What We Learned: Marine Protected Areas Work in Conserving Coral Reefs

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Managing marine resources is a challenge for communities around the globe. On the Global Reef Expedition, we had the opportunity to visit protected and unprotected reefs in both remote locations and those regularly used by humans. The degree of protection varied, but we found that areas with the highest protection had the healthiest reefs.

Marine protected areas (MPAs) are a tool commonly used by governments and communities to manage their marine resources. An MPA can have varying degrees of regulations, including no-take and no-entry where no fishing is allowed and entrance into the park is not permitted, to varying permitted use that regulate the fishing and use practices. Some of the countries we visited, such as Australia (Northern Great Barrier Reef), Palau, and New Caledonia have large human populations utilizing the reefs and have prioritized establishing large protected and managed areas to conserve their nearshore reef systems.

Coral Conservation: A new episode of “Our Living Oceans” on EarthxTV

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What are marine protected areas, and how can they help protect our coral reefs? Where are they working, and what makes them effective? Find out in the latest episode of “Our Living Oceans,” Coral Conservation, now playing on EarthxTV.

We are all connected to the world’s oceans. The oceans are a critical source of food, income, and even oxygen for the entire planet. Therefore, global threats to the health of these oceans are something that affects us all.

In this episode, we talk to the world’s leading experts on marine conservation, including those who participated in our Global Reef Expedition, about the importance of marine protected areas (MPAs) and how they are used to preserve coral reefs—before it is too late.

The Last Great Coral Reef Wilderness

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The Khaled bin Sultan Living Oceans Foundation led a research mission to study reefs in the last great coral reef wilderness on Earth, traveling to the Chagos Archipelago in 2015 as part of the Global Reef Expedition. This scientific research mission circumnavigated the globe to address the coral reef crisis and gain a better understanding of the health and resiliency of coral reefs in the Atlantic, Pacific, and Indian Oceans. Over the course of two months at sea, scientists aboard the Global Reef Expedition conducted thousands of surveys of the benthic and reef fish communities at over 100 locations across the Chagos Archipelago. Only a handful of research missions have had the opportunity to explore the reefs of Chagos, and some of the reefs visited on the Expedition had never been surveyed by scientists before.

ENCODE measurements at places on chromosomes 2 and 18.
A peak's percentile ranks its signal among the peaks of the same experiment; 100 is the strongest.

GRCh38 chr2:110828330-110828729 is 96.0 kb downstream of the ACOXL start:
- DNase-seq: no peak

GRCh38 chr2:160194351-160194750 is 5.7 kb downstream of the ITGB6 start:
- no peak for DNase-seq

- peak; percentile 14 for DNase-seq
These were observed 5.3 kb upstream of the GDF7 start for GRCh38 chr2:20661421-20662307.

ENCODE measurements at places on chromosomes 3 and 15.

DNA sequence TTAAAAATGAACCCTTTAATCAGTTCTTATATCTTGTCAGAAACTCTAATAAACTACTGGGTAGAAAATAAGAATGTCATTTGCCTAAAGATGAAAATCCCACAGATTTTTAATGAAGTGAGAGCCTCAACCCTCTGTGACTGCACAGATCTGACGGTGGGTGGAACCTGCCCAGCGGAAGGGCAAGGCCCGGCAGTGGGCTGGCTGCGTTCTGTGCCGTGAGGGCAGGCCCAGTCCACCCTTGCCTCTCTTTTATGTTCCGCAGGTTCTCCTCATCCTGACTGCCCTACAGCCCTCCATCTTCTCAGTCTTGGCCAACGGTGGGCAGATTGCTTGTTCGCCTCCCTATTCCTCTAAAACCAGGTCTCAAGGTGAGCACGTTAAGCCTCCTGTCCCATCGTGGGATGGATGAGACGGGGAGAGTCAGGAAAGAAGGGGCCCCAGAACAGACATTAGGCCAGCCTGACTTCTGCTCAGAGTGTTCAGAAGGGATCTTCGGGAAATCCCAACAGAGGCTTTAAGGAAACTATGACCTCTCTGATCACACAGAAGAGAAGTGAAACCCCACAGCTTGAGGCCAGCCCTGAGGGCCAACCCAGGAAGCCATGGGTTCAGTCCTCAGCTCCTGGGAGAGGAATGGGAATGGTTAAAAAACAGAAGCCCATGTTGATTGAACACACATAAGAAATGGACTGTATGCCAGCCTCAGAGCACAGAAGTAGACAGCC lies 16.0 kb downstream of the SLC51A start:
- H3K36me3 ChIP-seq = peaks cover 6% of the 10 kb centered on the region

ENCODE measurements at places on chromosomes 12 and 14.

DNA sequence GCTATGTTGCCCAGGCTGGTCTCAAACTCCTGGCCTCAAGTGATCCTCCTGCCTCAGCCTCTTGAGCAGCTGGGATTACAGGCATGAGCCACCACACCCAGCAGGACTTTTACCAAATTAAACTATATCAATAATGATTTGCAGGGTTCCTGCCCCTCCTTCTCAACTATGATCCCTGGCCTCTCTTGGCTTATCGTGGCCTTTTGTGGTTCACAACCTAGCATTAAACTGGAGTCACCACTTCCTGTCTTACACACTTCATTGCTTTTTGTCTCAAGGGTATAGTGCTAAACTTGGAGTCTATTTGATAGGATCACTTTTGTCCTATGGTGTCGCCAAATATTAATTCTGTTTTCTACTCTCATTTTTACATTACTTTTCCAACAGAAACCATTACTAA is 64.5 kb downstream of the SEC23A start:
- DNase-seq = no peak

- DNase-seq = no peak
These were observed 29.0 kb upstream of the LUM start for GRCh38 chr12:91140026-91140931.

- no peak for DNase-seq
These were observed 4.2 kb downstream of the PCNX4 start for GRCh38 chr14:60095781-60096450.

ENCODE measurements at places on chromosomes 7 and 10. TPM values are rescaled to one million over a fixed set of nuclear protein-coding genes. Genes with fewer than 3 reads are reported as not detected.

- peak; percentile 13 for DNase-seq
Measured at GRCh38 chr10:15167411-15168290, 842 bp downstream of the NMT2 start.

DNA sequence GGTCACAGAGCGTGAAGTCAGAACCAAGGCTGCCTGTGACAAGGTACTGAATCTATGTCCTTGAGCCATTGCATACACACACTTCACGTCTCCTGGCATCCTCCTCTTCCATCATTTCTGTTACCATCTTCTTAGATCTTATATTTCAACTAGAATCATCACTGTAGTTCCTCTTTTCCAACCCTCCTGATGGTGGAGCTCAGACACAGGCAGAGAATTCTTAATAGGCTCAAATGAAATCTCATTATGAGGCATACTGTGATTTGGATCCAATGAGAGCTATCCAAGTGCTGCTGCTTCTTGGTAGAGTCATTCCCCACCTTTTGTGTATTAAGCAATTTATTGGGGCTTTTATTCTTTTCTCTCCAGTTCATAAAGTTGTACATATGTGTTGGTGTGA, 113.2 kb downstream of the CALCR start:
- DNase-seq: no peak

One priority for the Global Reef Expedition was to study reefs with minimal human disturbance, and there was no better place on Earth to do that than the Chagos Archipelago. Some estimates indicate these reefs could contain more than half of the healthy reefs remaining in the Indian Ocean. Because of its remote location and protected status, Chagos was the perfect place to explore global issues such as climate change and overfishing that threaten the long-term survival of coral reefs. By studying these relatively pristine reefs, the scientists wanted to add to their knowledge about the coral reef crisis, and were eager to see how coral reefs could thrive without the impacts of these other major disturbances.


The Khaled bin Sultan Living Oceans Foundation produces high-resolution coral reef habitat maps of previously unmapped, remote coral reef systems around the world. The maps we create are a product of extensive scientific research. We use a process that involves …